Abstract of the Article:
The term “Arab Spring” was popularized, perhaps invented, by the Western media in early 2011, when the successful uprising against unsavory strongmen like, Ben Ali of Tunisia and Hosni Mubarak of Egypt, brought down the dictators. It emboldened similar anti-government protests in some other Arab countries, while a wave of terrorism and bloody offensive from Pakistan to the shores of Mediterranean was ravaging the Muslim lands. It was, basically, a series of anti-government protests, uprisings and rebellions, spread across the Middle East rather than a struggle for the rule of the liberal democracy in the Arab lands. Its purpose, relative success, and outcome remain hotly disputed among foreign observers and world powers, looking to exploit the changing political scenario of the Middle East. But the events in the Middle East went in a less straightforward direction. Egypt and Tunisia entered an uncertain transition period; Syria, Libya, and Yemen are drawn into a civil conflict, while the wealthy monarchies in the Persian Gulf remain largely unshaken by the events. Use of the term Arab Spring is today viewed as a myth or an inaccurate and simplistic movement that disappeared just as the spring gone without flowering. It has, however, left behind a big question: Is the Arab World going to be revisited by a real “Arab Spring” or is the challenge of “Islamic Khilafat” going to end its prospects of democratic modernity?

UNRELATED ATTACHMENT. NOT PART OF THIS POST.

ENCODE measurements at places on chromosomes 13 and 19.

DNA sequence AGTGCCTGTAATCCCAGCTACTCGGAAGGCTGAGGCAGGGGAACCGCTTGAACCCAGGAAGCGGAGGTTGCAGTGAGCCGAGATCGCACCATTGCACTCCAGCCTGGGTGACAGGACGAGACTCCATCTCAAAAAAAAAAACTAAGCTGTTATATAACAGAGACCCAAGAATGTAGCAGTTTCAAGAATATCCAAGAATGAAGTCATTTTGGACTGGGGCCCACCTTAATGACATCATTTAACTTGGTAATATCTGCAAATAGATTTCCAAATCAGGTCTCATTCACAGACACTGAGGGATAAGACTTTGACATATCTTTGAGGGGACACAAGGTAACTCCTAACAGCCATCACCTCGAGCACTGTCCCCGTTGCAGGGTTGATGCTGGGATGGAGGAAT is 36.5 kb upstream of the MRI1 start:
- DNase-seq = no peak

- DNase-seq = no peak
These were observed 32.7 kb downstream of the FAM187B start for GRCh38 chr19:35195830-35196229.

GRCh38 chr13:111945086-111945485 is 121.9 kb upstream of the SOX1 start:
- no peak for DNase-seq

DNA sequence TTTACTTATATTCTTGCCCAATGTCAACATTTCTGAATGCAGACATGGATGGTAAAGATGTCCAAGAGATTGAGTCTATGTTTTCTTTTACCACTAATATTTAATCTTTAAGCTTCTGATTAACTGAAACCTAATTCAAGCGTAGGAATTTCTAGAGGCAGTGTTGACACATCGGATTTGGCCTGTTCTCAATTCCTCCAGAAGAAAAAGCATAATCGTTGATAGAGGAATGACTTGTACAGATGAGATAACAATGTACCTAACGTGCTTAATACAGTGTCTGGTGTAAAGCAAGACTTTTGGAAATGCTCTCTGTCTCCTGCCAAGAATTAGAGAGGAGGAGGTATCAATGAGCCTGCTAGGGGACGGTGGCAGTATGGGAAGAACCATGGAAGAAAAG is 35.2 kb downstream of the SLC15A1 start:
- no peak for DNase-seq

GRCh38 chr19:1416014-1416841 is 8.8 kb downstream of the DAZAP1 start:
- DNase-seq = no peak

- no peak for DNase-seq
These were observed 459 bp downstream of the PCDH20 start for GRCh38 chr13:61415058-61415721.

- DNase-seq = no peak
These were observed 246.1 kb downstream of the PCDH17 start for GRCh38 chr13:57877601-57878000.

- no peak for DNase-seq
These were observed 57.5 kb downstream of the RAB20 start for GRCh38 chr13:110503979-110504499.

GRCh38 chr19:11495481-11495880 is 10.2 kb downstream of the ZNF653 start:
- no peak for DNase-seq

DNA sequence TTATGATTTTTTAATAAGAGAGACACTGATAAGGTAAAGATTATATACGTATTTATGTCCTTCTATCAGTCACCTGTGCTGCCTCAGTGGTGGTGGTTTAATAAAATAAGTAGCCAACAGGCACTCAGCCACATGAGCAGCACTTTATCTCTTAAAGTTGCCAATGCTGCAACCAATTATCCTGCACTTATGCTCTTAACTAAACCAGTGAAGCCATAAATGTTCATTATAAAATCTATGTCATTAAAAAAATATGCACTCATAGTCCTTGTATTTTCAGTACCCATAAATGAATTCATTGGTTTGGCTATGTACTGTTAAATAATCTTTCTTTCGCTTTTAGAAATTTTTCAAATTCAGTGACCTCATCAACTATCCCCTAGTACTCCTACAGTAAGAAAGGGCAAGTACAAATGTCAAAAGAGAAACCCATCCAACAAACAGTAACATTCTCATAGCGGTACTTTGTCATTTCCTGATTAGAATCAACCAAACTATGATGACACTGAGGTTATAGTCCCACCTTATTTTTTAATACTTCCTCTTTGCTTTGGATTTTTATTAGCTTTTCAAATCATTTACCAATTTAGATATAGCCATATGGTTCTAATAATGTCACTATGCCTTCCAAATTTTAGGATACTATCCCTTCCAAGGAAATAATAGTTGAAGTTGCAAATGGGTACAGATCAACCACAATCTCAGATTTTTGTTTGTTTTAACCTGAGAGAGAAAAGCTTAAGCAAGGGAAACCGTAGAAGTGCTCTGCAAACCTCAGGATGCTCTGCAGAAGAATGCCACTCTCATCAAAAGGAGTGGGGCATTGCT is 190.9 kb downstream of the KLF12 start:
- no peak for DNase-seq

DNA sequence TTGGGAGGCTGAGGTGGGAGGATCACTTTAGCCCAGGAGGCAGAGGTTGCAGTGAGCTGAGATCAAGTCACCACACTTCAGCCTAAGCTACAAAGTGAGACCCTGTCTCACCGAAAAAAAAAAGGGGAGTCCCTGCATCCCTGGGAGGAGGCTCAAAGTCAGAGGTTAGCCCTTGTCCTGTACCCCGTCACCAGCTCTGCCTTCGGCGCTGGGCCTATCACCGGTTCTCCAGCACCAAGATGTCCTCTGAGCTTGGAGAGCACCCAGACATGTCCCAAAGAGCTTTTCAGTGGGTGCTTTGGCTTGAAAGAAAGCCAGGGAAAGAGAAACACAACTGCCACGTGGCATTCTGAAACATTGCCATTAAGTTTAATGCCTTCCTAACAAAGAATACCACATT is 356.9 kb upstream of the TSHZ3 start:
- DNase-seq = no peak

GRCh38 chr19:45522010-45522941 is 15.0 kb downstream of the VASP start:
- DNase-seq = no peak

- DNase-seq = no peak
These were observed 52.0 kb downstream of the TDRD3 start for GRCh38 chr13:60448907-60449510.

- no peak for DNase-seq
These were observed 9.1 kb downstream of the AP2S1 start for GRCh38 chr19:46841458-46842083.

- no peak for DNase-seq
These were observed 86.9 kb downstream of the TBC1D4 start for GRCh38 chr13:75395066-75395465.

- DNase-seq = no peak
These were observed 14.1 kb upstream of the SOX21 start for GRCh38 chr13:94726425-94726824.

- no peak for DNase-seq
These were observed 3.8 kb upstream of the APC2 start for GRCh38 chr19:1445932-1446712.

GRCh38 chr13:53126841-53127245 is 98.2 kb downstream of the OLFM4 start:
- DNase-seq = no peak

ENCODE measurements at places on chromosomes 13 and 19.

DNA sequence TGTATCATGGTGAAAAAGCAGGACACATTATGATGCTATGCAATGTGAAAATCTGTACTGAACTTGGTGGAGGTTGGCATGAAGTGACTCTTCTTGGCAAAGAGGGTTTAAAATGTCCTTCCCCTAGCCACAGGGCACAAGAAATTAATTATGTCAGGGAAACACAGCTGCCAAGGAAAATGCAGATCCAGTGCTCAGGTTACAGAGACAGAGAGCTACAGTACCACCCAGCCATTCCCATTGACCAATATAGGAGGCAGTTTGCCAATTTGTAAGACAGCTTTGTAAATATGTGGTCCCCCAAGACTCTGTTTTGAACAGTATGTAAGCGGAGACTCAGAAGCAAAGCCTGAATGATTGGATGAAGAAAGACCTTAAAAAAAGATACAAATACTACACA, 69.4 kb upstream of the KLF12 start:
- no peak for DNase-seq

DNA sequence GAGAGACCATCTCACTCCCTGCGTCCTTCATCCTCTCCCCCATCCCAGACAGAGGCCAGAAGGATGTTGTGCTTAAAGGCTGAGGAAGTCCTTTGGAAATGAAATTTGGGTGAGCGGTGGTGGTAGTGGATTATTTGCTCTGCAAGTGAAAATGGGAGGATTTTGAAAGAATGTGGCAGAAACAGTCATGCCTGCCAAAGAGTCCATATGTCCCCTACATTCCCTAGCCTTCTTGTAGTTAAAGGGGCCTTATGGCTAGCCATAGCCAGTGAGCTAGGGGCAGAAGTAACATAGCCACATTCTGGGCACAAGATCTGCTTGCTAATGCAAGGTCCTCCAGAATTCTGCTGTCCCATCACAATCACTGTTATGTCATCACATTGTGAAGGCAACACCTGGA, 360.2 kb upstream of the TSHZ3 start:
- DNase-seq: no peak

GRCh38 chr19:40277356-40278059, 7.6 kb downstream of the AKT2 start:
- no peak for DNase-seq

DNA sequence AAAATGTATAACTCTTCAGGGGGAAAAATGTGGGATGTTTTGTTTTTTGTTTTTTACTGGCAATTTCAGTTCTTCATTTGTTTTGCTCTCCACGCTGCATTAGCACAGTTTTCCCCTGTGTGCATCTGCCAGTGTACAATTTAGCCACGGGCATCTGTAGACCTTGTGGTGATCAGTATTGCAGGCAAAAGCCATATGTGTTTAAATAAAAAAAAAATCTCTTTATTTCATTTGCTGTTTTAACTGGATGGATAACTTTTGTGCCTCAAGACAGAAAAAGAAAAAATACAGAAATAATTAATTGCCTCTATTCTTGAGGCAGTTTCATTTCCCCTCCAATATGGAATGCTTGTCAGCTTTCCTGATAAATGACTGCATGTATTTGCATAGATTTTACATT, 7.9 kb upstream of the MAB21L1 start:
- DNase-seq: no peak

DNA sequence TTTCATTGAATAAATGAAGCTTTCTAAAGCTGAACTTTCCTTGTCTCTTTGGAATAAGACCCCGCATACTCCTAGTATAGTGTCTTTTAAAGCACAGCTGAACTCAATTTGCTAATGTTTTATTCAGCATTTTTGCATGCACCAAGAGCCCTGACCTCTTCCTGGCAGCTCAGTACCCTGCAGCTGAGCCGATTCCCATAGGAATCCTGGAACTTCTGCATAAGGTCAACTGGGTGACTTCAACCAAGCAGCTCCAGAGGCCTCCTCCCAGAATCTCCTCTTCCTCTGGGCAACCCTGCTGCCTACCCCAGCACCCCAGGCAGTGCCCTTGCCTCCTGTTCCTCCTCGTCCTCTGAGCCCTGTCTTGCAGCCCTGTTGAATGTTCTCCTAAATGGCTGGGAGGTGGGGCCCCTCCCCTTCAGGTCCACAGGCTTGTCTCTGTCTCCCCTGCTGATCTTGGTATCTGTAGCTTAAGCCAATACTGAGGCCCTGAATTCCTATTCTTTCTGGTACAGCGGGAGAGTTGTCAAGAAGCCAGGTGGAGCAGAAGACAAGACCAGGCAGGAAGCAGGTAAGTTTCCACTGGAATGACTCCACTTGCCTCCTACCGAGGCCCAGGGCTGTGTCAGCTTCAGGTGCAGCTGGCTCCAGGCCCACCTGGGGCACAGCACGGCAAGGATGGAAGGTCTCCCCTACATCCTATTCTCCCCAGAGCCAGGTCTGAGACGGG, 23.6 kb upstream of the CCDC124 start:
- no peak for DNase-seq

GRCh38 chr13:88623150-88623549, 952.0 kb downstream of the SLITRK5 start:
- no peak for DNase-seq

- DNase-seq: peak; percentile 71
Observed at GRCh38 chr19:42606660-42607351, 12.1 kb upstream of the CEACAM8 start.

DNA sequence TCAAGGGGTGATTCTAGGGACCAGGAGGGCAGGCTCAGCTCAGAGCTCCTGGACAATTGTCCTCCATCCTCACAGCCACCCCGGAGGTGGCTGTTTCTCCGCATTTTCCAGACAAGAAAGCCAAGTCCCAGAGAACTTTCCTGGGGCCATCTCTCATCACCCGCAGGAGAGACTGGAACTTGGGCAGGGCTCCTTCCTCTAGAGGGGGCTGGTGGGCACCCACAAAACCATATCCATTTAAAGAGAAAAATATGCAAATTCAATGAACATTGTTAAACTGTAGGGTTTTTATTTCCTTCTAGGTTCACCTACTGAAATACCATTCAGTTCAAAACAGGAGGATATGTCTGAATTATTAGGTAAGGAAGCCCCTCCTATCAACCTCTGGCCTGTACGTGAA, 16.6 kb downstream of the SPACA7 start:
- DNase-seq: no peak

For all the manifest corruption, for all the scandal of flaunted riches and abused power, the heart of Islam still beats strongly. Is there a possibility that the Arabs should not emphasize that religion is far above politics, or at least in the beginning stage of a nation’s political order “one serves as an instrument of the other.” The Arabs can find a way to liberal democracy by following what the renowned America poet Walt Whitman reflected about liberal democracy in USA: “For I say at the core of democracy, finally, is the religious element. All the religions, old and new, are there.” The concept of “Twin Tolerations”—the minimal boundaries of freedom of action that must somehow be crafted for political institutions vis-a-vis religious authorities, and for religious individuals and groups vis-a-vis political institutions, intertwining liberal democracy with the belief of the religious oriented masses—can help the political leaders indigenize initially a form of theo-liberal-democracy based on the Islamic concept of “rights of the people are more venerable than the rights of God.” The real problem with the Arabs and the Muslims in general is that for the believers religion supersedes politics, while the modernists seek liberal democracy free from the shackles of religion. However, there exists a symbiotic relationship between a religious adaptation and the liberal-democratic formation.—— Mirza Ashraf.
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